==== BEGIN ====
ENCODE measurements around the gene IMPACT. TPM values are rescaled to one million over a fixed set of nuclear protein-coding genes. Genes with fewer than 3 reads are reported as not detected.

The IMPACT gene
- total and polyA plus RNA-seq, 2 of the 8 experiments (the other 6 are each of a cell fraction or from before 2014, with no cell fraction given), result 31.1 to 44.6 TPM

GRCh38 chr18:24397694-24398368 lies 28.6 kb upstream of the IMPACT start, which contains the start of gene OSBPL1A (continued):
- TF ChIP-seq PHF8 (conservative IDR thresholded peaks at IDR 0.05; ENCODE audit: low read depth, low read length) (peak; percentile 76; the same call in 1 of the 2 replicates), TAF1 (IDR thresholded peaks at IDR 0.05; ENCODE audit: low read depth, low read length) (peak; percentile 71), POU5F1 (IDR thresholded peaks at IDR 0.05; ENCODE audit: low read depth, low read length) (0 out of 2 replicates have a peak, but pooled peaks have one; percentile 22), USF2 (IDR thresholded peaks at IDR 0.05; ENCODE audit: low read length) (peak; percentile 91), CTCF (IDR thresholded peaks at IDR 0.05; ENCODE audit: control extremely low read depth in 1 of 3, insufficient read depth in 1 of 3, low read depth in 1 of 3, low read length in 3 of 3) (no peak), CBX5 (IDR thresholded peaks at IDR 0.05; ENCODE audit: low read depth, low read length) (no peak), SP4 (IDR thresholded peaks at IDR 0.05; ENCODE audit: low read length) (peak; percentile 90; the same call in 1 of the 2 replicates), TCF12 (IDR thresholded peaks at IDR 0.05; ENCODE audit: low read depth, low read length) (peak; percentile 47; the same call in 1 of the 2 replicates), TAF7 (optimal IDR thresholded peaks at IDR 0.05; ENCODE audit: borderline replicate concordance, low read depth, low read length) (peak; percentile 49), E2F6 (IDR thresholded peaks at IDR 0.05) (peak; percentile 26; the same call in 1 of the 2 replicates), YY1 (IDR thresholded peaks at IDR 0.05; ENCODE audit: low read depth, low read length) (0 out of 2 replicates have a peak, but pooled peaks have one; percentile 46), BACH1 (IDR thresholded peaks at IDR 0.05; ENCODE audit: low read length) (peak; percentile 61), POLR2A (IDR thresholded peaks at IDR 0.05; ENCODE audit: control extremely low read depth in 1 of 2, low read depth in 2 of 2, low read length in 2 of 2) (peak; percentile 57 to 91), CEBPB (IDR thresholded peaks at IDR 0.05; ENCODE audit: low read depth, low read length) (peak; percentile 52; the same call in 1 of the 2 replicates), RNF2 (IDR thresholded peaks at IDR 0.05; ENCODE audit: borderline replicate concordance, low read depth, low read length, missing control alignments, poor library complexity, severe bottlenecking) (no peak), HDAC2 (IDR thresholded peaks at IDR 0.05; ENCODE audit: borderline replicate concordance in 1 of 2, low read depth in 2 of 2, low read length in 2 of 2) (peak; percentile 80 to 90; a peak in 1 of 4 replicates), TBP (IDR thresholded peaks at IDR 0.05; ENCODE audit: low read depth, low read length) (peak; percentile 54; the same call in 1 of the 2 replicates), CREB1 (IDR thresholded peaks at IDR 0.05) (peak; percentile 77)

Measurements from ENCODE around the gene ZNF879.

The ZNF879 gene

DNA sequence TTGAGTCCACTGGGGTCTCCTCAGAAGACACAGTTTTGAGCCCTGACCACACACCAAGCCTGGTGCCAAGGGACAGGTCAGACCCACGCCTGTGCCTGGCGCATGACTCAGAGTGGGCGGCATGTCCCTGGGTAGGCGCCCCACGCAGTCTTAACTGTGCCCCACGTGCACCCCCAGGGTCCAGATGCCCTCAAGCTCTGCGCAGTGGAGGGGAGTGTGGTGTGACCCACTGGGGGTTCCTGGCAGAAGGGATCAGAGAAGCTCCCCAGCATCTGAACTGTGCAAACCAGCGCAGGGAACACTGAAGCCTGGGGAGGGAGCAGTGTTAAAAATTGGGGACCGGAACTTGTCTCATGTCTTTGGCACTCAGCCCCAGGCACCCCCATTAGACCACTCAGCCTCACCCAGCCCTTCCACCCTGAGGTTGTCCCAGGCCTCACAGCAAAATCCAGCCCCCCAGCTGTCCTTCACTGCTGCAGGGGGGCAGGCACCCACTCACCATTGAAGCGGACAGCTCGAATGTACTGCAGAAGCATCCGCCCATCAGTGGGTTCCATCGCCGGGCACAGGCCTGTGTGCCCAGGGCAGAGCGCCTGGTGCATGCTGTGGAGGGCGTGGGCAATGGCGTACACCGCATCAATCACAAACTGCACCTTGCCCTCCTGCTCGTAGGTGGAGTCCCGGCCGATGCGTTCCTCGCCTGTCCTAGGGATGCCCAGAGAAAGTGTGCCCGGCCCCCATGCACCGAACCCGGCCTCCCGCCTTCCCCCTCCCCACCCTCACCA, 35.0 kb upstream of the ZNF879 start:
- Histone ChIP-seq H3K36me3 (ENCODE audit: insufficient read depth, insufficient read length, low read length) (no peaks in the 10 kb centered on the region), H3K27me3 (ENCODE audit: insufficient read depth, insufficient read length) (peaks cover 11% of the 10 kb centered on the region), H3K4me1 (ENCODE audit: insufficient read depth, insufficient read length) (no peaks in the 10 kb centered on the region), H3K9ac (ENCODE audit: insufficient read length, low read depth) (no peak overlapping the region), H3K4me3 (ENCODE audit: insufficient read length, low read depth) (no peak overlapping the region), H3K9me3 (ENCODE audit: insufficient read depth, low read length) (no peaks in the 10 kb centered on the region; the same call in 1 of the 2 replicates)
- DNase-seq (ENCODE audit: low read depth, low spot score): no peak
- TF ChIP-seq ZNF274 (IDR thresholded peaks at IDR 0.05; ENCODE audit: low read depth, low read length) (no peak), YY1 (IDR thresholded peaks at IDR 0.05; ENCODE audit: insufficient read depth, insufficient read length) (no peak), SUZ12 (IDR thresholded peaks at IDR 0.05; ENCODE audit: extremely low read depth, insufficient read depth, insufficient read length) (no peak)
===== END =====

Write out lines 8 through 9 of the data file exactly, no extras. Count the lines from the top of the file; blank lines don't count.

DNA sequence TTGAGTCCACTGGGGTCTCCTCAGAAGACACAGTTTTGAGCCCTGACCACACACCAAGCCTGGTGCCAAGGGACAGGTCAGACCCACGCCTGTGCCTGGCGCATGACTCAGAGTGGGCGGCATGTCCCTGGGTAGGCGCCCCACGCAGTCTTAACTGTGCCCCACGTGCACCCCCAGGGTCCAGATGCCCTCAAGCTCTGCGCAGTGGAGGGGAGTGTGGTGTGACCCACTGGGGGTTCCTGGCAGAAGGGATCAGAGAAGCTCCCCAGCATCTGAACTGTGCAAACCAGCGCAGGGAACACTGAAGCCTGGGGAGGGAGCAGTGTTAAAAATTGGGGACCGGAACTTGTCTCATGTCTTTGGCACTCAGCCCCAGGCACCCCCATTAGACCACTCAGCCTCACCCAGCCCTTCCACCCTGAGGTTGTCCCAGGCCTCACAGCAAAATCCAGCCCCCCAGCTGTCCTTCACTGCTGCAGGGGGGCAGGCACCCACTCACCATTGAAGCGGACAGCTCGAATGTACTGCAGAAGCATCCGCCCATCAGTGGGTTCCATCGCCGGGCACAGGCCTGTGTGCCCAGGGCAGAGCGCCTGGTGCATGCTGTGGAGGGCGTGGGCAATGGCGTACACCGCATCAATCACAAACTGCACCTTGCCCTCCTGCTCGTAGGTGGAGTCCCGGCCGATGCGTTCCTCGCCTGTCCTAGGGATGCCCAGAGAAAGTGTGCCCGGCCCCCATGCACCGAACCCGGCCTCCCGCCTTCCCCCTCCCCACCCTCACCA, 35.0 kb upstream of the ZNF879 start:
- Histone ChIP-seq H3K36me3 (ENCODE audit: insufficient read depth, insufficient read length, low read length) (no peaks in the 10 kb centered on the region), H3K27me3 (ENCODE audit: insufficient read depth, insufficient read length) (peaks cover 11% of the 10 kb centered on the region), H3K4me1 (ENCODE audit: insufficient read depth, insufficient read length) (no peaks in the 10 kb centered on the region), H3K9ac (ENCODE audit: insufficient read length, low read depth) (no peak overlapping the region), H3K4me3 (ENCODE audit: insufficient read length, low read depth) (no peak overlapping the region), H3K9me3 (ENCODE audit: insufficient read depth, low read length) (no peaks in the 10 kb centered on the region; the same call in 1 of the 2 replicates)